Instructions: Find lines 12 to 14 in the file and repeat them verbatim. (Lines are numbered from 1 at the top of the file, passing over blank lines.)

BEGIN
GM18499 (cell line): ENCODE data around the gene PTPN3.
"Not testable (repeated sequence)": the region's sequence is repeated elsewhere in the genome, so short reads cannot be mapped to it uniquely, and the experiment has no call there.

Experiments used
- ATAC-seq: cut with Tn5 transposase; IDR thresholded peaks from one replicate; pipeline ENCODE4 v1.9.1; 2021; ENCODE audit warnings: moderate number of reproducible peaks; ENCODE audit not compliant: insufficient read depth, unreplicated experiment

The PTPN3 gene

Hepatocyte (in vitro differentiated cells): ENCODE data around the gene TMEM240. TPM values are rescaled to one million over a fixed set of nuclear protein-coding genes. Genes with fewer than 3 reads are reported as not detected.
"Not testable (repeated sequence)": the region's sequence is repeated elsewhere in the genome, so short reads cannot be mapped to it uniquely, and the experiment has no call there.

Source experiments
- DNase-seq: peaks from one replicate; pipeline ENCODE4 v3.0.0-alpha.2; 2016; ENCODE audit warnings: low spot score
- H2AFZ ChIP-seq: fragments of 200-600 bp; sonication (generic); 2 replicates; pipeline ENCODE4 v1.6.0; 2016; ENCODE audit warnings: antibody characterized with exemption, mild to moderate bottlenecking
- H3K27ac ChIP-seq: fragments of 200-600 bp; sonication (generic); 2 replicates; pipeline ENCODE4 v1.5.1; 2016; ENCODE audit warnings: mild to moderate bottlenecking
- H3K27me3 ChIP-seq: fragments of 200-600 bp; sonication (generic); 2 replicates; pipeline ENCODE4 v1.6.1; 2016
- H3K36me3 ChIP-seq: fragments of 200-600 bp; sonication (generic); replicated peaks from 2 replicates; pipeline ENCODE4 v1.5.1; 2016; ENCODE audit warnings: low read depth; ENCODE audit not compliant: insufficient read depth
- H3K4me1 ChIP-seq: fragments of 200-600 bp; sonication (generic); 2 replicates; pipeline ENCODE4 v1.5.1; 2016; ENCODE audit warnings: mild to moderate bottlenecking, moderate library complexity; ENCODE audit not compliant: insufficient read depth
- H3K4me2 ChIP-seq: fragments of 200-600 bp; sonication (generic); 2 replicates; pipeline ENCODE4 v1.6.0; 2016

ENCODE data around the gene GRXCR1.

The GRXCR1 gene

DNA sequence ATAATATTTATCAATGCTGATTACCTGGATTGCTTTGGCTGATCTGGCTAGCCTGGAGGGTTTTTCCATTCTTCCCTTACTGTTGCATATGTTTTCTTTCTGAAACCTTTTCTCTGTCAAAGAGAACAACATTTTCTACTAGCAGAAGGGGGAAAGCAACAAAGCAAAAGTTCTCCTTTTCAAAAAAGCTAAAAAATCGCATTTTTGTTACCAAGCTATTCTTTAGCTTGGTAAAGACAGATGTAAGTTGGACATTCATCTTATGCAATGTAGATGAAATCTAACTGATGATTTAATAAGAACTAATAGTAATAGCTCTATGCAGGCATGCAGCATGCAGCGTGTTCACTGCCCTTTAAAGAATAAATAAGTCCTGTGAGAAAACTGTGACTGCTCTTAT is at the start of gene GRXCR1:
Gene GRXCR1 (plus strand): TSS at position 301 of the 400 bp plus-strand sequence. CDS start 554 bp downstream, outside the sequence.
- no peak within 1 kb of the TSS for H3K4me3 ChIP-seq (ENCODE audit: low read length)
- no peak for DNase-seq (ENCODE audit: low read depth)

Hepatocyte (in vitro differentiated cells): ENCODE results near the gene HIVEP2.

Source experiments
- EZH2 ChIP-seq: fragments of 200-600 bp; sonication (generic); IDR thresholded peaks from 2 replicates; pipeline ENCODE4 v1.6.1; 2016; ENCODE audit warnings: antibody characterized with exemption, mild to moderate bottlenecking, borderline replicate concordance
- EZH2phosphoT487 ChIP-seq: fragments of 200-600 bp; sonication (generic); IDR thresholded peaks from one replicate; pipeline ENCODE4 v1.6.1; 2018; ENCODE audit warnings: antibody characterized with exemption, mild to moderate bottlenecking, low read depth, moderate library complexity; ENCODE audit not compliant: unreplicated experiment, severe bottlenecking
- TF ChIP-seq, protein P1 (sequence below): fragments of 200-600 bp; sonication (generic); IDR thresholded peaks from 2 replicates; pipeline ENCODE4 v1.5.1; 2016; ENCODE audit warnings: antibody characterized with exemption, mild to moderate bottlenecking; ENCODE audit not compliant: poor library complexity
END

- H3K27me3 ChIP-seq: fragments of 200-600 bp; sonication (generic); 2 replicates; pipeline ENCODE4 v1.6.1; 2016
- H3K36me3 ChIP-seq: fragments of 200-600 bp; sonication (generic); replicated peaks from 2 replicates; pipeline ENCODE4 v1.5.1; 2016; ENCODE audit warnings: low read depth; ENCODE audit not compliant: insufficient read depth
- H3K4me1 ChIP-seq: fragments of 200-600 bp; sonication (generic); 2 replicates; pipeline ENCODE4 v1.5.1; 2016; ENCODE audit warnings: mild to moderate bottlenecking, moderate library complexity; ENCODE audit not compliant: insufficient read depth